The tradition of oral story-telling was prevalent for centuries in various parts of the world before gradually being replaced by prints and books. Even though it is still an important aspect of social life in some parts of the world, these days, in most places, story-telling is mostly directed at children tucked in their bed waiting with gleaming eyes to listen to their favorite story before drifting off to sleep.
Yasmina Fadl, a former pre-school teacher, is gathering two groups of children, once a week, for a couple of hours to listen to stories about princesses, dinosaurs and lady-bugs. In the vast brightly-lit room, the children are invited to sit on upholstered mats while dozens of plastic animals are scattered all over the grass-like carpet, at their feet.
After religiously placing their bottles of water in a nearby basin, they turn their attention to Yasmine, who is wearing a red lady-bug cushion spotted with unmistakable polka dots strapped to her back. “Today, we will discover the story of “The Bad-tempered Lady-bug!” she exclaims in a clear and cheerful tone, waving the little book with a giant lady-bug on the front cover. The excitement of the under aged audience is palpable, with some of the children already on their feet, eager to share their previous knowledge of the story. “There is a sweet lady-bug, she flies on leaf filled with little bugs to eat for her breakfast!” yells an adorable little boy with blond curls, instantly sparking unbelievable activity in the previously quiet crowd.
Calming this dynamic group of story lovers is not as easy an undertaking as one might imagine. Managing to direct their flickering attention back to the story, Yasmine turns the pages, explaining each character in depth and pointing out the variety of animals the lady-bug encounters on its highly perilous journey. The children participate by naming the animals, which according to Yasmine is an excellent way of improving their vocabulary and inspiring their imagination.
Yasmine works hand in hand with artist Shahedane Heshmat, who produces the art work for each session related to the story of the day. Sitting on a tiny children’s chair in the art corner of the room, she writes the names of all the children on wooden shapes that will be later decorated with colored paper in the shape of a lady-bug. Armed with glue sticks and cotton swabs dipped in black paint to provide the lady-bug with her essential polka dots, the children fall quiet for a quite remarkable length of time, working with concentrated dedication on their bookmarkers. “The kids leave each class with a little piece of art work they have made,” explains Yasmine, who celebrates this momentary lull by swallowing a sip of water.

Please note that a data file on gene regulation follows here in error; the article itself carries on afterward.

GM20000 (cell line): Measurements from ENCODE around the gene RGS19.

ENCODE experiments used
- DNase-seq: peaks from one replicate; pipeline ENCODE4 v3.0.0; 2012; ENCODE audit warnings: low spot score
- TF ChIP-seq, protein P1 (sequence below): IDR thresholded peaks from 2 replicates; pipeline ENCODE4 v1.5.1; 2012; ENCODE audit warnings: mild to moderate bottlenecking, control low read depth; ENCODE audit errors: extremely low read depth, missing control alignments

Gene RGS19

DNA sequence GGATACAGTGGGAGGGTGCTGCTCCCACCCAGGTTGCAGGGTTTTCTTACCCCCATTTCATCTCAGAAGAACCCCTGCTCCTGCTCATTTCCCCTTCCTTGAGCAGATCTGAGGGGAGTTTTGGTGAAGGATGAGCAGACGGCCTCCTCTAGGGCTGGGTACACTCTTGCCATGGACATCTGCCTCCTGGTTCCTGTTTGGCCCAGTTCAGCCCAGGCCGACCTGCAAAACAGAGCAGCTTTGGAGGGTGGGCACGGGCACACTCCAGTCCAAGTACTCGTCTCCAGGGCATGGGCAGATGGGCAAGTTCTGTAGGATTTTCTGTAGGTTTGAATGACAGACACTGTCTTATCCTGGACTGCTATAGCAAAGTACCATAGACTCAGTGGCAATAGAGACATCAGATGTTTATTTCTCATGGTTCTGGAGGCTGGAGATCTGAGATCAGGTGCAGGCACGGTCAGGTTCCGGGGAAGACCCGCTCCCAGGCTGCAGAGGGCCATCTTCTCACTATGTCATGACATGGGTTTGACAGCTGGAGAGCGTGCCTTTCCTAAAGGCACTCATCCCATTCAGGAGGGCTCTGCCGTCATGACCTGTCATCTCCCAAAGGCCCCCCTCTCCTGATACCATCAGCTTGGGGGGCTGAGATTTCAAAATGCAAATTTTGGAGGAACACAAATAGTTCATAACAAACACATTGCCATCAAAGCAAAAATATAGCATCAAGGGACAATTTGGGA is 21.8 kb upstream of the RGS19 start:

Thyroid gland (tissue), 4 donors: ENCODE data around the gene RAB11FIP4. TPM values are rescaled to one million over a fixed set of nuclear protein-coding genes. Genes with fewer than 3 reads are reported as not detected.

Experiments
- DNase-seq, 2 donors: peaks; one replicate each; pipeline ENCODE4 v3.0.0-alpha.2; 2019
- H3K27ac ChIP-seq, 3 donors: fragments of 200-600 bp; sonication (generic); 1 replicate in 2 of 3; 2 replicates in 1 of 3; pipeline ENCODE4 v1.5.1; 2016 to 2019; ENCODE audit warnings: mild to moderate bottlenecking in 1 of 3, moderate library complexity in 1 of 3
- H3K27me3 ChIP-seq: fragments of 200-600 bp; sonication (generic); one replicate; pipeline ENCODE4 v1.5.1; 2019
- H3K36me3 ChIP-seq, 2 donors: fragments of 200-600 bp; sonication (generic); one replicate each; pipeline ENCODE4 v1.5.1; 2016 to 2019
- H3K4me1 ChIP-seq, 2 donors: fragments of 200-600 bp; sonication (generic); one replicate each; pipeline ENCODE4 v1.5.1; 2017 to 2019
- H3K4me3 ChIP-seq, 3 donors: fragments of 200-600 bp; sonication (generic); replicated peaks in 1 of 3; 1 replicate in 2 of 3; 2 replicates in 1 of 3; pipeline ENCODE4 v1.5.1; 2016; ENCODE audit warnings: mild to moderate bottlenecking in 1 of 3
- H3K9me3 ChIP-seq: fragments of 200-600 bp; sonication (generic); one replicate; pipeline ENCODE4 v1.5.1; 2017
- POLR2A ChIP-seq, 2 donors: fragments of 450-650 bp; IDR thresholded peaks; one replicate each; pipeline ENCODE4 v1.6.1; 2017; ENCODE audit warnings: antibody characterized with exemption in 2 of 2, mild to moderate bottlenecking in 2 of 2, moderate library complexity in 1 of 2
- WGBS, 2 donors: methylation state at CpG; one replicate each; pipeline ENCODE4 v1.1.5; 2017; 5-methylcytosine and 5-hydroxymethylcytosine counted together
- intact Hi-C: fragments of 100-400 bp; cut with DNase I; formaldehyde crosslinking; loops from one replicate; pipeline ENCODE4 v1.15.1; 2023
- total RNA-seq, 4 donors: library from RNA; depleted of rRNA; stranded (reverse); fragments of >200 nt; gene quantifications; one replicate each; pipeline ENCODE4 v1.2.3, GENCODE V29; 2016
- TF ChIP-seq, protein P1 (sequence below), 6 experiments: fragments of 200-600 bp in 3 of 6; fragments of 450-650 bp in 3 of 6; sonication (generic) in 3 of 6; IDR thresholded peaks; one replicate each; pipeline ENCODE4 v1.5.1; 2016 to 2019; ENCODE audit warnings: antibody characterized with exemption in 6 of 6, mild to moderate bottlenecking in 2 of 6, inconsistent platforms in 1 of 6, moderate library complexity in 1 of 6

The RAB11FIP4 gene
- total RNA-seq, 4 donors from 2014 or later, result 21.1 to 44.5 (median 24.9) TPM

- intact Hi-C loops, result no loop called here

Yasmine started story-telling four years ago in her grandmother’s living room in Maadi with a handful of the children of friends. “I used my grandmother’s apartment because of its Maadi location, as most of the children who attend the story-telling sessions are in schools in the neighborhood.” She was later offered what she describes as “a rather primitive area in a corner” by the manager of the Art Café for her story telling, as she explains with a wide smile, an area which gradually expanded to reach its current more comfortable space. “Story-telling is a tradition that dates back centuries, and I am very proud to instill in these children love and respect for books,” she says happily.
Art Café: 62, Road 13, Maadi
Sessions for kids between 3 and 4 years old: Tuesdays at 3
Sessions for kids between 5 and 6 years old: Tuesdays at 5